Six on Saturday
There is just enough going on in the new garden for a Six on Saturday post today.
Several weeks ago I found a lovely blue and white talavera container on sale, and this past week I bought some succulents and planted them in it. It now contains two cacti and a graptosedum.
The taller cactus is a young Trichocereus x grandiflorus, which I love to grow for their large, brilliant blooms. This one is still quite small and may well eventually need a larger pot of its own, unless I decide to try planting it out in the ground. But in the garden it will be at greater risk from both winter cold and rabbits, so it may well stay in a container!
The second cactus is Ferocactus latispinus, with its bright fishhook spines. The garden already contains two large native Ferocactus, probably F. emoryi spp. covillei. Another younger one is growing wild in the shade of a nurse mesquite tree.
But this little chap is from more southerly areas of Mexico and, like the Trichocereus, will probably need a bit of winter protection here. So I expect to keep it happy in a container too. It doesn’t grow as large as the big barrel cacti I find in the wild here, but it has the same redoubtable curving spines common among the Ferocactus group.
The hardiest of the lot is possibly x Graptosedum “Blue Giant”, but there seem to be differing opinions on this. At any rate, it is a handsome little burro’s tail variety with a delicate powdery blue sheen and a light blush at the leaf tips.
I planted them together in the blue and white talavera pot. The photos don’t show it very well, but it stands up on three legs, which makes for good drainage. I used a proprietary cactus soil mix, rather than the odd combination of stuff-at-hand I’ve tended to use in the past, though I never had any plants complain about the latter either!
Other garden elements catching my eye right now include this Salvia microphylla. It’s still apparently not “Hot Lips” though I’ve been encouraged to wait and watch for further color developments. Some of the flowers did develop a pale coloring on the lower lobes, but this is the opposite of HL’s coloration. Meantime, most flowers are back to this vibrant solid pink-vermilion.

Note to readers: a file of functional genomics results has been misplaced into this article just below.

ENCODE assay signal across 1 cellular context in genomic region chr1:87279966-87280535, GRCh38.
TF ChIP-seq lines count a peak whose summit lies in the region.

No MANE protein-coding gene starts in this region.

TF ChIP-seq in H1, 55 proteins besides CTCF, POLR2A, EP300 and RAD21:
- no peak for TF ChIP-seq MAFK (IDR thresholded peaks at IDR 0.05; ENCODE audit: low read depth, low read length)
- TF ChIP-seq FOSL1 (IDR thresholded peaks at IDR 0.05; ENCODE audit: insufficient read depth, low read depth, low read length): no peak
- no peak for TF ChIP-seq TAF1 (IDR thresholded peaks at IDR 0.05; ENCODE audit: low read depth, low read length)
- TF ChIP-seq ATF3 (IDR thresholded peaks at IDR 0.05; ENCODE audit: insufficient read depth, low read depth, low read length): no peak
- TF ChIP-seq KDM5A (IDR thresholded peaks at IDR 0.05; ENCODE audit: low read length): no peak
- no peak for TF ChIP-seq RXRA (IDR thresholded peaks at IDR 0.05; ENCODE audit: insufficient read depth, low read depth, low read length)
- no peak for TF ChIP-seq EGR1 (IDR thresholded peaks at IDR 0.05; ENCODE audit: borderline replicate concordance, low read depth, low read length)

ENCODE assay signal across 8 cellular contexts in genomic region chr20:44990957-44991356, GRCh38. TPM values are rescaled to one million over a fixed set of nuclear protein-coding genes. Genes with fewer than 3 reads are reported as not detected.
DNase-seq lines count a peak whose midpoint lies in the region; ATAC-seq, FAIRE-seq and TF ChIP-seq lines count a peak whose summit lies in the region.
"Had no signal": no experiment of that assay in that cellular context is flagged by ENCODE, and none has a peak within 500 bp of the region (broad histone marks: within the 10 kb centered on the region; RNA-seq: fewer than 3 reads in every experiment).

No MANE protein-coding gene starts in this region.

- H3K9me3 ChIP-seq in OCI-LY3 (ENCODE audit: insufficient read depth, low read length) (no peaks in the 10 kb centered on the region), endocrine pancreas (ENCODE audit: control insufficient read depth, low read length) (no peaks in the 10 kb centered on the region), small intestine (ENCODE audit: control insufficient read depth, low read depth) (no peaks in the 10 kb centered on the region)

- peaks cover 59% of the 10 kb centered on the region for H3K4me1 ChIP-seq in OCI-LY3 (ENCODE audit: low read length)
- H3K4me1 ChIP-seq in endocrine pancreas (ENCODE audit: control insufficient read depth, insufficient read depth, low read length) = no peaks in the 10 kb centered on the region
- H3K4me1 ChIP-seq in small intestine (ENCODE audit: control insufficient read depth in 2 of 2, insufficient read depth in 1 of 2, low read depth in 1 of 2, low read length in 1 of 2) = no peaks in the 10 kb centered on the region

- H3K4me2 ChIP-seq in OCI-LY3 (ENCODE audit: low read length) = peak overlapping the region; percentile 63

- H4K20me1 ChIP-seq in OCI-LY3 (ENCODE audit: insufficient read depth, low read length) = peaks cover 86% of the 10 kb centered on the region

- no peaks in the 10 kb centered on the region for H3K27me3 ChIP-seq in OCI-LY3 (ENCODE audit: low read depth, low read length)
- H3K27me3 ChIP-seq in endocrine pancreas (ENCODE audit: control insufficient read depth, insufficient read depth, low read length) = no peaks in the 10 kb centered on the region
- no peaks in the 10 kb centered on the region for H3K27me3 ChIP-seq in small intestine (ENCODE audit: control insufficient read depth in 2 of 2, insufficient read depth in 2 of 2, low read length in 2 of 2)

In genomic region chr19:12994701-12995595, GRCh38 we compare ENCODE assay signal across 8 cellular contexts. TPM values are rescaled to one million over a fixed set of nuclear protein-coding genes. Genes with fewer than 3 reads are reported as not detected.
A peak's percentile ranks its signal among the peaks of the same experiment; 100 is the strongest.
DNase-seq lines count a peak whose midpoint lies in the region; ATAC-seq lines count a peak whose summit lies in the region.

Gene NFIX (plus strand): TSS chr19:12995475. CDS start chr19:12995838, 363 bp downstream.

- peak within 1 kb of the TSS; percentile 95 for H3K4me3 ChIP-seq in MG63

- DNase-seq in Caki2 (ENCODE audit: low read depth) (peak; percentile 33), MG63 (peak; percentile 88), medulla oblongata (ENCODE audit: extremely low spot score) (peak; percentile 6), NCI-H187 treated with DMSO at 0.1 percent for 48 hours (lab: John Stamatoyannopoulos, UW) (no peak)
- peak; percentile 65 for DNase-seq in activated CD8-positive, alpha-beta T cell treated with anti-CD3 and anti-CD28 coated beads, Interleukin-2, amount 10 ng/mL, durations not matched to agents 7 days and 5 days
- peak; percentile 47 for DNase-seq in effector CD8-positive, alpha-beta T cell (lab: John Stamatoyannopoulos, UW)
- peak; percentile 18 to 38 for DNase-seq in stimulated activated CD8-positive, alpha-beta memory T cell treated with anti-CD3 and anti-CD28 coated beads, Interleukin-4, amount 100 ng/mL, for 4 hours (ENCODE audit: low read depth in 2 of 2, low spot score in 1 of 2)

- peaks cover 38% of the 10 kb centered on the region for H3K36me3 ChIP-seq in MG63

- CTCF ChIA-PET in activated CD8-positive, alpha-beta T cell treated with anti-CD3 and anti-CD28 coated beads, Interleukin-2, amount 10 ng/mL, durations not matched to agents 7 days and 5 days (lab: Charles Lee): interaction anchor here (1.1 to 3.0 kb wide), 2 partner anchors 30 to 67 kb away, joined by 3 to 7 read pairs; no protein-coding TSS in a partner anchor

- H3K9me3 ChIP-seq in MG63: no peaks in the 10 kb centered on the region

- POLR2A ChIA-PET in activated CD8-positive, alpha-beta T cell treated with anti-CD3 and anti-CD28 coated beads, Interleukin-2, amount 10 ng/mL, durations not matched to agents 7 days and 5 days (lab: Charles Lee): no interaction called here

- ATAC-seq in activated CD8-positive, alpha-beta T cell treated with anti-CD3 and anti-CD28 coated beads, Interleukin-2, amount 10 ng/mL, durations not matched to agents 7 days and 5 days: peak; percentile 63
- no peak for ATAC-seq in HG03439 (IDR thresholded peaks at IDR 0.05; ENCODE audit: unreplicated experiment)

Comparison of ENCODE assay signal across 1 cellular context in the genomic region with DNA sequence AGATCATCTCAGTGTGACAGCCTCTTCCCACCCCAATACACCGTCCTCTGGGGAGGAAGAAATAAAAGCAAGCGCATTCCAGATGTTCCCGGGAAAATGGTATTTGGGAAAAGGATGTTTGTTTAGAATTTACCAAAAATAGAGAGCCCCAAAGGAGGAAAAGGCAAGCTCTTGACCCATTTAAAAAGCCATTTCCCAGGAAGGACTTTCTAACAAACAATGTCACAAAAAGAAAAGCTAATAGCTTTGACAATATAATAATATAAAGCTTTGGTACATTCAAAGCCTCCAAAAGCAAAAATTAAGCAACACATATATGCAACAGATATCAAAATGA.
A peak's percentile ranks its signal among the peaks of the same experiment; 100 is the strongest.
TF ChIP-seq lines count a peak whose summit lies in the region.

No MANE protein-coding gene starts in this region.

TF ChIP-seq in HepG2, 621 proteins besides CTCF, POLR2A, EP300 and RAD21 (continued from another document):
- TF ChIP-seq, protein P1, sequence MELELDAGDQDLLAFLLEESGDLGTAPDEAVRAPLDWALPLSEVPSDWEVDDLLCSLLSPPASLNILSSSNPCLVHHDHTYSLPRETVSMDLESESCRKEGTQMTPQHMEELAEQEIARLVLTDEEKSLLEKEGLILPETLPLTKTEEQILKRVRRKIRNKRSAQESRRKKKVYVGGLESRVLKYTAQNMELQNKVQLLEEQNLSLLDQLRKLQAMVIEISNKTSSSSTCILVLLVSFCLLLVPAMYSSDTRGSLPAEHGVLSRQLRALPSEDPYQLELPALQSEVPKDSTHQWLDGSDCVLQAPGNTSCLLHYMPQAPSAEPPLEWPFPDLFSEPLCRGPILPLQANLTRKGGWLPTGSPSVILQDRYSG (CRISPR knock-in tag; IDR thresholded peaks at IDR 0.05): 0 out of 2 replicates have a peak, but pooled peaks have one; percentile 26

There are quite a few rosebuds on Paradise now. It has put out robust new growth since I planted and pruned it back. The old leaves are yellowing and dropping at a quick rate, but the new growth looks substantial and healthy, so I think all will be well.
Finally there have been lots of snout butterflies, especially in the kumquat tree. They are a bit shy. With their brown and gray underwing patterns, they can be nearly invisible while sitting still. The rest of the time their wings vibrate so quickly I can only glimpse quick flashes of the orange uppersides of the wings. I was persistent enough to eventually get the shot at the top of this page, but the rest of my photographs were mostly like this…
…and this was an improvement. At first they would face me head-on, with just the front legs showing above a leaf edge, along with the feelers and that long, long snout. Eventually they decided that I wasn’t too terrifying, after which I got more successful photographs, such as this one.
I’m happy to report that I’ve seen the occasional Queen butterfly and possibly some Monarchs, but I have no pictures thus far.
I’ll post a link here to the Propagator’s blog, where Six on Saturday is hosted.